Germany lost against Switzerland for the first time in 56 years in one of two preparation matches ahead of the upcoming EUROs. A hattrick of goals and assists from Bundesliga players Eren Derdiyok and Tranquilo Barnetta, and two from Lichtsteiner and Mehmedi topped off the biggest defeat yet for Germany under Joachim Löw. Germany’s goals came thanks to Hummels, Schürrle and Reus but theirs were mere consolation goals in a performance littered with defensive errors and erroneous play, highlighting the much needed work that still needs to be done before the tournament.
Lineups and Formations
With the Bayern München contingent yet to join the training camp, Löw fielded a somewhat experimental and makeshift lineup, handing Marc-Andre ter Stegen his international debut and starting Götze and Özil together for the first time. The inclusion of both playmakers meant a deviation from the usual 4-2-3-1 to a 4-1-4-1, both playing a central yet mobile and interchangeable role. Mertesacker and Klose, both trying to regain fitness, were given a start as well with Schürrle starting on the right for the first time.
Even thought it was a friendly it was interesting to see how Löw’s ad-hoc team performed against a Swiss team coached by a man all too familiar with German football. Hitzfeld’s formation was a bit harder to identify. In attack it was clearly a 4-2-3-1 but the two wide men, Barnetta and Mehmedi, along with future Borussia Mönchengladbach player Xhaka often dropped into a 5 man midfield. That tactical nuance proved vital in their win.
Germany started a lot more positively than they finished and showed some neat combination play on the right between Özil, Götze and Schürrle, particularly in tight spaces. It was a promising sign that both Özil and Götze could indeed play together. Of the two, Götze was tasked with more of the defensive duties, especially in Schweinsteiger’s absence, but his tendency to drift forward and out right along with the fact that he is still recovering from an injury that kept him out for half the season had detrimental effects on the rest of the team. Khedira was on his own for much of the first half and was quite easily overwhelmed by a compact and well coordinated Swiss midfield. The Swiss improved especially the more Inler and Fernandez imposed themselves on the match, the two won a combined 28 duels in the match, more than any other players on the pitch.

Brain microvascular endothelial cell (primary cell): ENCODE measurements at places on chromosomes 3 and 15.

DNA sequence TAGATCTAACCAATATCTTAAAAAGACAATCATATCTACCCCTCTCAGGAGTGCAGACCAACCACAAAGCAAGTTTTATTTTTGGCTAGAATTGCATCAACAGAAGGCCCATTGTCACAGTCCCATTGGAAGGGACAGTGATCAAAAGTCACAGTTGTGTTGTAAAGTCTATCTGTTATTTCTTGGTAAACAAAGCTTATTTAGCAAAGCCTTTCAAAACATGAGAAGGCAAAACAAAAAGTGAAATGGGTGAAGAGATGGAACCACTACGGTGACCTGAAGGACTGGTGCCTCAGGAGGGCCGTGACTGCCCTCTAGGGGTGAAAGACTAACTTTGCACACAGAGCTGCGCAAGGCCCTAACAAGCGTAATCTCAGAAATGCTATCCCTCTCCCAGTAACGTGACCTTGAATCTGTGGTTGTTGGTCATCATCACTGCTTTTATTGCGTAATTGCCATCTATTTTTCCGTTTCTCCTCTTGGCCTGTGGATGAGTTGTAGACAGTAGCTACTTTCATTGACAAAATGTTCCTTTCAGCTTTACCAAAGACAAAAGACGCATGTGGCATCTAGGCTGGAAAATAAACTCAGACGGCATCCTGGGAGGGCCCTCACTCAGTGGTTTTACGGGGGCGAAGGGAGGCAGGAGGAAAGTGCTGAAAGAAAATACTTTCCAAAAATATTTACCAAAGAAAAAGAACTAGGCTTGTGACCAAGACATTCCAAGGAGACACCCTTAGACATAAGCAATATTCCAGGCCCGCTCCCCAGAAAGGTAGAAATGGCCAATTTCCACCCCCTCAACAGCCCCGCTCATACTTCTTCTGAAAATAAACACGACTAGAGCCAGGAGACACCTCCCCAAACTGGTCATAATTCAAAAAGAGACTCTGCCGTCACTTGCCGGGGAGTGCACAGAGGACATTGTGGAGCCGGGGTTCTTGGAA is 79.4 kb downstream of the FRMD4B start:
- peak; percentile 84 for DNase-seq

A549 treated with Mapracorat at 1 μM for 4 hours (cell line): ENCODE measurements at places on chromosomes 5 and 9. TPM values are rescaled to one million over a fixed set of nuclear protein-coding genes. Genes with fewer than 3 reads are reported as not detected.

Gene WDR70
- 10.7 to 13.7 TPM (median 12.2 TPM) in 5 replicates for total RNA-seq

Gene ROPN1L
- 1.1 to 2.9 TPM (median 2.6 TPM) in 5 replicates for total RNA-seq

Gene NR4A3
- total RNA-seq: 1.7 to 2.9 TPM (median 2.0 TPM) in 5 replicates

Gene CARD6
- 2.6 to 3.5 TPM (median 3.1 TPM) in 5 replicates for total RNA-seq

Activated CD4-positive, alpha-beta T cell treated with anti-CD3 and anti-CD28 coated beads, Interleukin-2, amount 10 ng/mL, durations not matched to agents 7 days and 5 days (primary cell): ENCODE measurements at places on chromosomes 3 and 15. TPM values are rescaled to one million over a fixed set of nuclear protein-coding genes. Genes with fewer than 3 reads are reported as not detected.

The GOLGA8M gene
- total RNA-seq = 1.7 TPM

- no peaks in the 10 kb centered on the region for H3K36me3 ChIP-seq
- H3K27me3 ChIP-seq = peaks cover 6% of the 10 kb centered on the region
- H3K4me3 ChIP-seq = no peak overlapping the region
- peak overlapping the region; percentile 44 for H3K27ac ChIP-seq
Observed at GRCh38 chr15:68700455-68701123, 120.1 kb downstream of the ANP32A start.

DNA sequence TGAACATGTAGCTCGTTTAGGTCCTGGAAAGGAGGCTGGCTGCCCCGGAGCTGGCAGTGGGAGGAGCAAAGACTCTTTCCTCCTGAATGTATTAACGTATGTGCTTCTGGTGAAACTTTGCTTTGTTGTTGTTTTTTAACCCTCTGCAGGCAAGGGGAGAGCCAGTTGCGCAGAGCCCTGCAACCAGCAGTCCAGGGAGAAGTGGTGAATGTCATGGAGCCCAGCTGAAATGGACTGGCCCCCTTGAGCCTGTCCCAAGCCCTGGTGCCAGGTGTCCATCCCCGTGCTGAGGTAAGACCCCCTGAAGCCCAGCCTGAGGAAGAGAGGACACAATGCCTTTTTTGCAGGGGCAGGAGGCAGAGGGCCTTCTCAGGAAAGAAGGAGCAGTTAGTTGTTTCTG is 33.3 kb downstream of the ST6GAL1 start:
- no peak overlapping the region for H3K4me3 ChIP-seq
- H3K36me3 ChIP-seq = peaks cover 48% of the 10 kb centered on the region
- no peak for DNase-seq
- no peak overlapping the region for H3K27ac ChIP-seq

Switzerland’s’ strength in midfield was mirrored by Germany’s weakness at the back, one quite obviously affecting the other. Because Germany’s attacking game was seemingly stuck, all the impetus fell to the Swiss who had an easy time against a discombobulated and indecisive German defense. Höwedes, naturally a center back, struggled against Barnetta in the first half while Schmelzer’s touch and positioning often let him down on the left. Mertesacker, who in all fairness is still recovering from a long term injury, had one of his worst outings in a Germany kit.
Their first goal came after Fernandez dispossessed Götze, gave it to Barnetta who stormed forward and played a ball between Mertesacker and Höwedes to an open Derdiyok. Their second came under similar circumstances. Barnetta again picked out Derdiyok who beat both Schmelzer and Mertesacker in the air to double the lead. Hummels pulled one back before the break after Özil’s free kick but it was not enough to mask a questionable performance, both uninspired and full of unnecessary errors.
The second half was much of the same. Switzerland won a free kick five minutes into the half and Barnetta’s delivery was once again met by Derdiyok, who beat Mertesacker all too easily to round off a superb hattrick. It was the first time since Michael Owen in 2001 that a player scored three against Germany. Löw meanwhile brought on Gündogan and Reus for Khedira and Özil at half time. The move added some stability in midfield thanks to Gündogan’s retention game and Reus’ dynamism but the backline still lacked concentration or the requisite discipline to balance their talented attack. Höwedes’ performance improved, the Schalke player getting forward more and thereby limiting Barnetta’s influence, something that needed to be done earlier. The visitors again pulled a goal back but this one down more to individual skill than competent teamwork. Schürrle took advantage of a failed clearance and released a powerful shot with an unpredictable swerve that beat Benaglio.